“Surrender,” said one of them, “and come to witness glory.”
I stared at him, slowly, from over the sight of the Webley. It could keep firing continuously. I could kill a lot of them before I went down under the hail of bullets. Not nearly enough to make a difference, but damn, I could kill a lot of them.
“I think we’re out of options here, boss.” John muttered, his eyes narrowed.
I sighed, and lowered my gun. The men spread out, and one of them roughly seized the sidearm. I wondered privately where the hell Betty had been. Or Li, for that matter. We were marched up the path, and Hector and Marco were soon joining us. Marco was walking unsteadily, his clothes slick with blood. One of the cultists was bandaging him. “What the fuck are you doing?” he asked, slurring.
“Unnecessary death is against our religion,” The rat-faced medic responded coolly. “We would not want you to die before you have a chance to be embraced and enlightened by our god.”
Hector was limping a bit, but looked very good for a man who’d plunged to almost certain death after being struck with a hail of bullets. “How the hell are you alive, Hector?” I asked softly, under my breath. He shrugged.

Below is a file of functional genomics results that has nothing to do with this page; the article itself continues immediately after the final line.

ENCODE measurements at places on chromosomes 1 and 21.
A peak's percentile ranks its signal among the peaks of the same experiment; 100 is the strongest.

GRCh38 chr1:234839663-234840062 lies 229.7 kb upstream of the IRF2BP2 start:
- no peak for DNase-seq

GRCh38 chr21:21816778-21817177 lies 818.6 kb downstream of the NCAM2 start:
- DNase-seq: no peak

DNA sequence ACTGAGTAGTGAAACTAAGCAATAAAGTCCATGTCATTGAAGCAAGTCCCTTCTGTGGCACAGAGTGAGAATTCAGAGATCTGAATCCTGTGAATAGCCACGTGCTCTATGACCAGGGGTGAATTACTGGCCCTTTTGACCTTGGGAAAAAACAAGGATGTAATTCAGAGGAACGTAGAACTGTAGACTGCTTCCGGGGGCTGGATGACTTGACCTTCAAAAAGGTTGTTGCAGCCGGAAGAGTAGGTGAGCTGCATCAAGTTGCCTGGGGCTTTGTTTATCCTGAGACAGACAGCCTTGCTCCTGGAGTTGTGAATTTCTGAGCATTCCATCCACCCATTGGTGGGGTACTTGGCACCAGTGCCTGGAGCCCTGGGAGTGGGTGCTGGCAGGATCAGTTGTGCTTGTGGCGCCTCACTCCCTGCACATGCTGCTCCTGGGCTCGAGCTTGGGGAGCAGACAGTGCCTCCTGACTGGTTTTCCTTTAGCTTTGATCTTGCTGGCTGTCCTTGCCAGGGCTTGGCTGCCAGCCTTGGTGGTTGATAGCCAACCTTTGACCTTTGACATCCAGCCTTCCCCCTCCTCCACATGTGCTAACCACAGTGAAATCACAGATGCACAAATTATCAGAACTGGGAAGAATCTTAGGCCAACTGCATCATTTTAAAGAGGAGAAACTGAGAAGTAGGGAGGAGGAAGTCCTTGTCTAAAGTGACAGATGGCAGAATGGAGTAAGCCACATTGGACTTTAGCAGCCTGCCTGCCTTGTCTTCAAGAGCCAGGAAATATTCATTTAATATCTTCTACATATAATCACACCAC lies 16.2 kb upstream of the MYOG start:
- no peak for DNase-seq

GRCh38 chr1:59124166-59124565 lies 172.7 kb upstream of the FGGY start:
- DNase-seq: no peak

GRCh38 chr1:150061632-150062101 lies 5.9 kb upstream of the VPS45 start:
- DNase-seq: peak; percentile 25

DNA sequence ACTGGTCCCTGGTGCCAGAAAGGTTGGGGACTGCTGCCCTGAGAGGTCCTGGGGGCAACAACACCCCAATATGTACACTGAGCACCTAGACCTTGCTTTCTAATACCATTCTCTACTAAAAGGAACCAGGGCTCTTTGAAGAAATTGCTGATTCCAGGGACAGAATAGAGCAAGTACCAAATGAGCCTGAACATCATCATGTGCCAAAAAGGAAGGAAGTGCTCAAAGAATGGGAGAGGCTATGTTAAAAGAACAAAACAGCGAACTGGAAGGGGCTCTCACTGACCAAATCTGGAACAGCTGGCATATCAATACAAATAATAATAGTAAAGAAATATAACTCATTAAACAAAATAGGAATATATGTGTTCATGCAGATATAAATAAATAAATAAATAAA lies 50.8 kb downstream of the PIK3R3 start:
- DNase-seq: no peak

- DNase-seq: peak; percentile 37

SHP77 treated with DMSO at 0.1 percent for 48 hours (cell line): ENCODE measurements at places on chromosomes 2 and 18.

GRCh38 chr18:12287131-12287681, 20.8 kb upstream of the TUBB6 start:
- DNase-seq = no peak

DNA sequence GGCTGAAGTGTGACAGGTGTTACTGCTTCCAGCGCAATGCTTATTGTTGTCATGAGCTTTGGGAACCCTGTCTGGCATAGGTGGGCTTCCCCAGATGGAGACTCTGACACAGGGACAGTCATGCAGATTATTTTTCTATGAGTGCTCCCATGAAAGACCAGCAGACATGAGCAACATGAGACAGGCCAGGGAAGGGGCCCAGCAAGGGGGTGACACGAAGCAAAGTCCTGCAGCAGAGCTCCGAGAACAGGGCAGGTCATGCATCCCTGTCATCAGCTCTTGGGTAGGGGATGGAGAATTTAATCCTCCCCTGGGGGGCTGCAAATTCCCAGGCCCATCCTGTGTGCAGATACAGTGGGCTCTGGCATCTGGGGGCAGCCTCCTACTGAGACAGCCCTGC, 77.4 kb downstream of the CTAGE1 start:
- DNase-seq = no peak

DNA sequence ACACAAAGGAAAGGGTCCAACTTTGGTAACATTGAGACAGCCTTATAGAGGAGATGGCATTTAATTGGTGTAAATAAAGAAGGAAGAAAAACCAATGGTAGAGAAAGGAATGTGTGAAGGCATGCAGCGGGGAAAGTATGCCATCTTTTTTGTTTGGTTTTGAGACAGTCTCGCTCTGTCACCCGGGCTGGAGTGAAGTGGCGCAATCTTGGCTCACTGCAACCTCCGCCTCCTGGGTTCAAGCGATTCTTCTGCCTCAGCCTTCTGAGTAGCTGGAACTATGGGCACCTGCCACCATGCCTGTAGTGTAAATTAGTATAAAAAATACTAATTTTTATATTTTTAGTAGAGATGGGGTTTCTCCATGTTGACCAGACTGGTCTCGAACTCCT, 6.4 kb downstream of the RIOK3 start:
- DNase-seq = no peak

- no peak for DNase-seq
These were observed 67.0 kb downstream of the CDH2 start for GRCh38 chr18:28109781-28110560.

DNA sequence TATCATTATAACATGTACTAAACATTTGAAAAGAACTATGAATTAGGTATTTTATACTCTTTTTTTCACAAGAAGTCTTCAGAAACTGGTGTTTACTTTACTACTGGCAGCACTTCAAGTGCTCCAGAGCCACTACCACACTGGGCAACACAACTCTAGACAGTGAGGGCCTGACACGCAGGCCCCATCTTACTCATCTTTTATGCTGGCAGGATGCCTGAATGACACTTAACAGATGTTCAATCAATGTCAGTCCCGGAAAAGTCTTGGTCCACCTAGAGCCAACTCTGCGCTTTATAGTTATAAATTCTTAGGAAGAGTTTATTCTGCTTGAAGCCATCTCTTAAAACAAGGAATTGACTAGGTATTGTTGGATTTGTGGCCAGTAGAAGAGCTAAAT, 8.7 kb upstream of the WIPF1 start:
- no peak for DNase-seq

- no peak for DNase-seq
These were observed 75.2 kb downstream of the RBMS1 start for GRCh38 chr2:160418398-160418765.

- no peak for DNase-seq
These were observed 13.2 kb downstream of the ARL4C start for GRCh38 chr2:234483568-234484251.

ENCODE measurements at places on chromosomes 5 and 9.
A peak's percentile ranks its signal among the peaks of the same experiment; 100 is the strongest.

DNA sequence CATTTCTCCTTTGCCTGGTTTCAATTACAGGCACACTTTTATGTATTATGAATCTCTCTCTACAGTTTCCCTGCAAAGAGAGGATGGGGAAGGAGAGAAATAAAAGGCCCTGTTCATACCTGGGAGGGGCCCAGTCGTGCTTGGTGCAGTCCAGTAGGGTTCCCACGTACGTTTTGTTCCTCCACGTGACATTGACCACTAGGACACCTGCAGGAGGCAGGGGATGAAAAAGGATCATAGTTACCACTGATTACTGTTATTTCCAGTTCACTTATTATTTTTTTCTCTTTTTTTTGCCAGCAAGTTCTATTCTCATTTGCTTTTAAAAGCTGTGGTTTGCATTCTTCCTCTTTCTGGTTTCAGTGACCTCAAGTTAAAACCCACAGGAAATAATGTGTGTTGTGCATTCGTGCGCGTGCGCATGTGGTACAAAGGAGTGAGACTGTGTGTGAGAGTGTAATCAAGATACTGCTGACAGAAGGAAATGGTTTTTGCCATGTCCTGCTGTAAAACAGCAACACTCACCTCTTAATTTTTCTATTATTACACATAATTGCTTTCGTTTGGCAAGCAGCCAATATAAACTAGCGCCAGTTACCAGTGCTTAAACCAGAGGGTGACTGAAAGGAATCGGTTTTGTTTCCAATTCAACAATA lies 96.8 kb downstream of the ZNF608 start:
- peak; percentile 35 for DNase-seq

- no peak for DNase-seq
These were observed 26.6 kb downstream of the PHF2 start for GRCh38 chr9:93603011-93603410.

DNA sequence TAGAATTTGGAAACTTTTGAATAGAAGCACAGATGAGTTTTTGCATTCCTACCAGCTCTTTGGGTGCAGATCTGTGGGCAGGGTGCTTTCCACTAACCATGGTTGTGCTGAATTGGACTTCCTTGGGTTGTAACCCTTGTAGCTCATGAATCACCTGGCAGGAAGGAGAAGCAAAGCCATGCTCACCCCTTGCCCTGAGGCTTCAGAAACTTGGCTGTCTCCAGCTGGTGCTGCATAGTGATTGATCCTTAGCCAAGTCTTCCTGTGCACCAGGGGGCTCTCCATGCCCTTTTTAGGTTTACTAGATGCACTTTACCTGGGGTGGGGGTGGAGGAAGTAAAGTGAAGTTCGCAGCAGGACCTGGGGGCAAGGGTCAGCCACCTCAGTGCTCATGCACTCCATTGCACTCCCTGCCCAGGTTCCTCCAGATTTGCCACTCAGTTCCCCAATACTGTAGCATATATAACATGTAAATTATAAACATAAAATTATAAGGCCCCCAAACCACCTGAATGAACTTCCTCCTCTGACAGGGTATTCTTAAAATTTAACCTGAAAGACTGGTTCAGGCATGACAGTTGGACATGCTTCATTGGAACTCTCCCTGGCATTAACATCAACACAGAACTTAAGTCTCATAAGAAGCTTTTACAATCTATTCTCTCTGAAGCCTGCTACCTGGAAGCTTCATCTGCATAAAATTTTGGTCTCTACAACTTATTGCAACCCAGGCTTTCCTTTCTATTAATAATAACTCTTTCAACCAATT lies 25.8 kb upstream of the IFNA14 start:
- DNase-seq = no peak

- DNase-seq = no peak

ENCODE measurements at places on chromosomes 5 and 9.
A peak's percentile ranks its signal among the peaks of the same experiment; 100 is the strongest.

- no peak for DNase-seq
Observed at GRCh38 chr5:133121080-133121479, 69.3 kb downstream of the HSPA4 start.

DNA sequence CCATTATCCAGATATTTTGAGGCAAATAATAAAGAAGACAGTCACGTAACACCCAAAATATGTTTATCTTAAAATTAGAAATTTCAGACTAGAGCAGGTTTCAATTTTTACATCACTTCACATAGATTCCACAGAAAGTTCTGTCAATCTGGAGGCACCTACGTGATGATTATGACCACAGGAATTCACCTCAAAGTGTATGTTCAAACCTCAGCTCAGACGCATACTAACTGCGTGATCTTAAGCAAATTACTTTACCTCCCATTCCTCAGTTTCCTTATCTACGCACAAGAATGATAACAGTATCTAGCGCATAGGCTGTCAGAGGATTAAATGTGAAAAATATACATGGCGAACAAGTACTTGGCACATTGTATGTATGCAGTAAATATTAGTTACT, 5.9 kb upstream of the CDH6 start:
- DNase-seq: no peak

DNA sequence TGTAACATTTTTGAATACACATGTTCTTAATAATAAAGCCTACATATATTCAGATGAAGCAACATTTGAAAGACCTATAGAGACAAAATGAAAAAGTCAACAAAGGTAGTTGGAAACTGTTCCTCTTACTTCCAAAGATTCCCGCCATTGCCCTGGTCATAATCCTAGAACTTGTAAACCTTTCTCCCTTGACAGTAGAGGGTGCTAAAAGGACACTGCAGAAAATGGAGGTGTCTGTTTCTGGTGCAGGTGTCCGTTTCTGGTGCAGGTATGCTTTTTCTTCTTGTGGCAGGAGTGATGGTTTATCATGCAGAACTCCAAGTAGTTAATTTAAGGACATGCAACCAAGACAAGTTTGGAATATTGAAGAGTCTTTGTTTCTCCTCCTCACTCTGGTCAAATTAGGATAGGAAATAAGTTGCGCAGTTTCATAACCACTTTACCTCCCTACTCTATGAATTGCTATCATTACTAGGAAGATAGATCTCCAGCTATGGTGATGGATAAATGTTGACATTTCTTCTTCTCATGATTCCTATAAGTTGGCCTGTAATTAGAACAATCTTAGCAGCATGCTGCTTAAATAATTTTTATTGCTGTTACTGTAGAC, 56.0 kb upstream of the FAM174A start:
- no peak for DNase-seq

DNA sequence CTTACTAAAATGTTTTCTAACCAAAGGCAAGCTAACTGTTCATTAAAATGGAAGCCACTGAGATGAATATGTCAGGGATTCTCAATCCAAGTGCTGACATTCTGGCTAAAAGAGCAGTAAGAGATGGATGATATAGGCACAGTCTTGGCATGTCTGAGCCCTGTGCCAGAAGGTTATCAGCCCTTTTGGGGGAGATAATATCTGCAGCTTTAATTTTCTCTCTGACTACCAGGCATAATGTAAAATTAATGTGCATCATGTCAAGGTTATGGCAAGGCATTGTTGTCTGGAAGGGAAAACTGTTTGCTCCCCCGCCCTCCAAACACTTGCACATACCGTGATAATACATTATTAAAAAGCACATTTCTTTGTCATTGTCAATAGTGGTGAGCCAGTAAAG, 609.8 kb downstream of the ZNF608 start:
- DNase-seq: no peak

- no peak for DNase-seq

“I rolled off when I got lit up and saw people aiming for me. My ankle’s killing me, though, and I don’t know where the rifle is.”
The four of us were marched up the hill, to stand within the lights of the circle. Four spotlights, pointing down at a small bundle of rat-tails. Scabby, pink, tangled into a ball about the size of an orange. And it cast four shadows. This wasn’t a very rational day. Randall stood to one side of the rat tails, with his flask out. He had a morose expression, and a black-bladed knife hung from his belt. The Deacon stood to the other side, smiling. “Ah, Randall. Such a sad play. You wanted to be the hero one last time, did you? Stop us?” She shook her head. “A group of violent thugs with a handful of scavenged artifacts. I hope that you were more impressive during your glory days.” She turned, her eyes meeting mine. “I wonder. Don’t I know you?” she asked, smiling musingly. “Oh, of course. You tried to evict me once. I cut you open. I’m truly sorry about that day.” She reached out, resting a hand on my shoulder. A smile spread across the thin, pale woman’s arch face. I remembered razor-sharp claws and horrible pain, and watching my insides spill out. “I’ve since found religion.”